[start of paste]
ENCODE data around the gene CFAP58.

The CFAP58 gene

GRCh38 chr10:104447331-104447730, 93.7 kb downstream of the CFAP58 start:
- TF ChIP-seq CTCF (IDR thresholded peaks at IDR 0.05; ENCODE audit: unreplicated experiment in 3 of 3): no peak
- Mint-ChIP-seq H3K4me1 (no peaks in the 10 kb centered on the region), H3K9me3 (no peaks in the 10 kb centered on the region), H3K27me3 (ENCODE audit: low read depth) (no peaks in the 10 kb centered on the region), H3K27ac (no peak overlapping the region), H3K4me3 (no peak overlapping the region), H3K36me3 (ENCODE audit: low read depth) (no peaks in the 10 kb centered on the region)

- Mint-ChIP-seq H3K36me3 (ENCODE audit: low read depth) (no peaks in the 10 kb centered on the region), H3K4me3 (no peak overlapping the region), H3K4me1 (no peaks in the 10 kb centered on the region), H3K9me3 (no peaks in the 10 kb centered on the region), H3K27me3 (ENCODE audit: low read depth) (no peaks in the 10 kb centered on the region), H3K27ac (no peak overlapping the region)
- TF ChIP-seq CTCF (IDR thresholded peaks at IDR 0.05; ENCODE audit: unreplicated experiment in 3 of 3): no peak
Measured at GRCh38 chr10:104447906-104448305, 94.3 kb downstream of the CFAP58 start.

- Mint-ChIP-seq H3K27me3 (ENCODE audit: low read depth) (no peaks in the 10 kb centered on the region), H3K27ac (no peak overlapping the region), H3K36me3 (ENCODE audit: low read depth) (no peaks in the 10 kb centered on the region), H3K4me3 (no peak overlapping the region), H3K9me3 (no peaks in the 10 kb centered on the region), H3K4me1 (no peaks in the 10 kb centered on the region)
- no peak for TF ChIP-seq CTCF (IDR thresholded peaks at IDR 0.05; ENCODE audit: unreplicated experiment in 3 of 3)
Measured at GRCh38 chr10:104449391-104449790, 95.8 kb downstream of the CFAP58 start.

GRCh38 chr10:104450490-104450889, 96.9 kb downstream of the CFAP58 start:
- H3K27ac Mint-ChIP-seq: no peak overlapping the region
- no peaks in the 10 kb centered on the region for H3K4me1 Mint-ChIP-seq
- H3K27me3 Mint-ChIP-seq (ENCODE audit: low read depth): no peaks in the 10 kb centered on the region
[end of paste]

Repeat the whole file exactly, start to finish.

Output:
ENCODE data around the gene CFAP58.

The CFAP58 gene

GRCh38 chr10:104447331-104447730, 93.7 kb downstream of the CFAP58 start:
- TF ChIP-seq CTCF (IDR thresholded peaks at IDR 0.05; ENCODE audit: unreplicated experiment in 3 of 3): no peak
- Mint-ChIP-seq H3K4me1 (no peaks in the 10 kb centered on the region), H3K9me3 (no peaks in the 10 kb centered on the region), H3K27me3 (ENCODE audit: low read depth) (no peaks in the 10 kb centered on the region), H3K27ac (no peak overlapping the region), H3K4me3 (no peak overlapping the region), H3K36me3 (ENCODE audit: low read depth) (no peaks in the 10 kb centered on the region)

- Mint-ChIP-seq H3K36me3 (ENCODE audit: low read depth) (no peaks in the 10 kb centered on the region), H3K4me3 (no peak overlapping the region), H3K4me1 (no peaks in the 10 kb centered on the region), H3K9me3 (no peaks in the 10 kb centered on the region), H3K27me3 (ENCODE audit: low read depth) (no peaks in the 10 kb centered on the region), H3K27ac (no peak overlapping the region)
- TF ChIP-seq CTCF (IDR thresholded peaks at IDR 0.05; ENCODE audit: unreplicated experiment in 3 of 3): no peak
Measured at GRCh38 chr10:104447906-104448305, 94.3 kb downstream of the CFAP58 start.

- Mint-ChIP-seq H3K27me3 (ENCODE audit: low read depth) (no peaks in the 10 kb centered on the region), H3K27ac (no peak overlapping the region), H3K36me3 (ENCODE audit: low read depth) (no peaks in the 10 kb centered on the region), H3K4me3 (no peak overlapping the region), H3K9me3 (no peaks in the 10 kb centered on the region), H3K4me1 (no peaks in the 10 kb centered on the region)
- no peak for TF ChIP-seq CTCF (IDR thresholded peaks at IDR 0.05; ENCODE audit: unreplicated experiment in 3 of 3)
Measured at GRCh38 chr10:104449391-104449790, 95.8 kb downstream of the CFAP58 start.

GRCh38 chr10:104450490-104450889, 96.9 kb downstream of the CFAP58 start:
- H3K27ac Mint-ChIP-seq: no peak overlapping the region
- no peaks in the 10 kb centered on the region for H3K4me1 Mint-ChIP-seq
- H3K27me3 Mint-ChIP-seq (ENCODE audit: low read depth): no peaks in the 10 kb centered on the region